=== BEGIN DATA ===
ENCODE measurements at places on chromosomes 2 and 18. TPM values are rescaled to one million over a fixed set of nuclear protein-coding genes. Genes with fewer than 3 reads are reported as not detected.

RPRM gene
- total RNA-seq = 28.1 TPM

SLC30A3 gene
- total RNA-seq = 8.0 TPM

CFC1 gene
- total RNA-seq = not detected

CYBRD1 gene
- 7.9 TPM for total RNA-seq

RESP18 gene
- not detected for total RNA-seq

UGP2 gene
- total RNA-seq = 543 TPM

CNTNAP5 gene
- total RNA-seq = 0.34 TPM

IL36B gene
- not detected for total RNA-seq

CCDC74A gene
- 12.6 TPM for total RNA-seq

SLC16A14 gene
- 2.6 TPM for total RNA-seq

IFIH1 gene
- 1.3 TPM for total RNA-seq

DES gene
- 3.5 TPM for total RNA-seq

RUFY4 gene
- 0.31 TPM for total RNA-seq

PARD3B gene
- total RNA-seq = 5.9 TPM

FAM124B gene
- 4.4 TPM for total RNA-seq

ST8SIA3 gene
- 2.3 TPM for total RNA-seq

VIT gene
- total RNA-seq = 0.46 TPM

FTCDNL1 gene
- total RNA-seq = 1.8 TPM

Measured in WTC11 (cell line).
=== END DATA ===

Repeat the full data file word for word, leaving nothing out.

ENCODE measurements at places on chromosomes 2 and 18. TPM values are rescaled to one million over a fixed set of nuclear protein-coding genes. Genes with fewer than 3 reads are reported as not detected.

RPRM gene
- total RNA-seq = 28.1 TPM

SLC30A3 gene
- total RNA-seq = 8.0 TPM

CFC1 gene
- total RNA-seq = not detected

CYBRD1 gene
- 7.9 TPM for total RNA-seq

RESP18 gene
- not detected for total RNA-seq

UGP2 gene
- total RNA-seq = 543 TPM

CNTNAP5 gene
- total RNA-seq = 0.34 TPM

IL36B gene
- not detected for total RNA-seq

CCDC74A gene
- 12.6 TPM for total RNA-seq

SLC16A14 gene
- 2.6 TPM for total RNA-seq

IFIH1 gene
- 1.3 TPM for total RNA-seq

DES gene
- 3.5 TPM for total RNA-seq

RUFY4 gene
- 0.31 TPM for total RNA-seq

PARD3B gene
- total RNA-seq = 5.9 TPM

FAM124B gene
- 4.4 TPM for total RNA-seq

ST8SIA3 gene
- 2.3 TPM for total RNA-seq

VIT gene
- total RNA-seq = 0.46 TPM

FTCDNL1 gene
- total RNA-seq = 1.8 TPM

Measured in WTC11 (cell line).